establishes a fundamental breach which
can never be entirely surmounted. The
fact of this gap means that we are incomplete beings whose existence is discontinuous, that is, separated from all other
It is the existence of death that reveals
this gap. Knowing we shall die, we recognize that we are limited beings. The principle of work and building for the future
are attempts to deny this, to try to convince ourselves that we shall not die.
However, we are also marked with a longing for the continuity we have lost by the
fact of being born. This is at the basis of
what Freud called the death instinct.
Death perpetrates violence against us but


Profiles in Contemporary Social Theory

in so doing it reunites us with the continuity of the world. It is in the realization of

death that communication between
humans is founded. And it is for this
reason that sexual activity especially
nonproductive sexual activity, in other
words eroticism assumes such importance. The sexual act unites life and
death, providing the link between them,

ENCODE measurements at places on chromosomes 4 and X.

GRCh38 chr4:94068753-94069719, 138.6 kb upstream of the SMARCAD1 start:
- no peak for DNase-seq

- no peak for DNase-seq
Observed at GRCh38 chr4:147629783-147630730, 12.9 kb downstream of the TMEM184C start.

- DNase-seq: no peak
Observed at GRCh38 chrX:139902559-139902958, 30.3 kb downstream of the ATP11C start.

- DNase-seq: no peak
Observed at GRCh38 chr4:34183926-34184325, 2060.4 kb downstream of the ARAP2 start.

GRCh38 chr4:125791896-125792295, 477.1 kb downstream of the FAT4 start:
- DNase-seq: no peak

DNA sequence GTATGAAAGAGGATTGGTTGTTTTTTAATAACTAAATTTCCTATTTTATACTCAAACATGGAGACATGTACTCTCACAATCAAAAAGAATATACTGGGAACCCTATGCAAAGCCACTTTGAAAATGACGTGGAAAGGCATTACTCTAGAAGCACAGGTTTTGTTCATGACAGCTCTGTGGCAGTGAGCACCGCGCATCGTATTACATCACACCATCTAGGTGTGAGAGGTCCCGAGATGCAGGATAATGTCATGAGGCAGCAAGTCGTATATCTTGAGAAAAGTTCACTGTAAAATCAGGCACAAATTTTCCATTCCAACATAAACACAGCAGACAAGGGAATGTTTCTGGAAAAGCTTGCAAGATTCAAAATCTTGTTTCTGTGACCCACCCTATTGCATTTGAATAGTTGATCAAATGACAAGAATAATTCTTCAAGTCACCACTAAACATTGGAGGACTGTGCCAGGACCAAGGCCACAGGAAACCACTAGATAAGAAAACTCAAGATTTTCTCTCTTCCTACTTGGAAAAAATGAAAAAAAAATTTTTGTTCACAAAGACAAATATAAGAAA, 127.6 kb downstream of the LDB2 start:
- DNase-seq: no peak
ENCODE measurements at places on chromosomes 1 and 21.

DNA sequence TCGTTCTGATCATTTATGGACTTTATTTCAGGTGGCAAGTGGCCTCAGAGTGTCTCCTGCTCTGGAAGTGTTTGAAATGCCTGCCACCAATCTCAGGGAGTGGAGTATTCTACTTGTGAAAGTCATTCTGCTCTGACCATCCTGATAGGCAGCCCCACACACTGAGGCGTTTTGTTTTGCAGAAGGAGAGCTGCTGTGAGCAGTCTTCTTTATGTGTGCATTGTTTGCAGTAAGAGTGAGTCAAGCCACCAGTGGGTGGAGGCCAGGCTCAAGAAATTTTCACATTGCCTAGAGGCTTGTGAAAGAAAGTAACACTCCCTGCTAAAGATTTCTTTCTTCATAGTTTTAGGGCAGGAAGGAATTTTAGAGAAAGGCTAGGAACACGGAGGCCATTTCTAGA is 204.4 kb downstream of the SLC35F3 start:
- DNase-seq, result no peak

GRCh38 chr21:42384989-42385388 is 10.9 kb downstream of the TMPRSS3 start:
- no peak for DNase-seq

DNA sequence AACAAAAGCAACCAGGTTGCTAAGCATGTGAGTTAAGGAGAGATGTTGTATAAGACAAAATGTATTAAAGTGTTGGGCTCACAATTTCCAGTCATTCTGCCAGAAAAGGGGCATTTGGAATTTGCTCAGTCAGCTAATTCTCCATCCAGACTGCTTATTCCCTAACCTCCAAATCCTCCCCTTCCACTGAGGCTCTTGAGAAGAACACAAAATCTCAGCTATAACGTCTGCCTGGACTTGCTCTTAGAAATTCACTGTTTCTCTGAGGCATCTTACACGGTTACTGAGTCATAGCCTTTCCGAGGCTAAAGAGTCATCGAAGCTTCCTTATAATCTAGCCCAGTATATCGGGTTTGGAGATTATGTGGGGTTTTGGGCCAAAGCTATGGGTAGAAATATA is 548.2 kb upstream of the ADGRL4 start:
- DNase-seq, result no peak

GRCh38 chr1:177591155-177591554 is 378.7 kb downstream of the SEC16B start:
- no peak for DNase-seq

but also suggesting the possibility of
reconciling the disjunction between
them, even if only for a moment. In eroticism, life momentarily overows its limits
and gives us the promise of a devastating
profusion. But this promise takes shape
due to the awareness we have of death,
which immediately negates it. This is
why Bataille says that eroticism is an afrmation of life up to the point of, and even
in, death.
The sex act is thus not simply instinctive, an activity we need for the propagation of the species. Rather it is necessary
for us in our psychic depths: it is a mental
act that arises as a will to experience an
elemental communication with the lover.
It represents the body wishing to surpass
the limits imposed on it by life and the
will to unite with another being even
with the recognition that this clash is a
threat to its own integral sensibility. The
erotic act, then, is a form of communication with death; it is life asserting the
essential link it has with death. And this
also entails an encounter with the loss of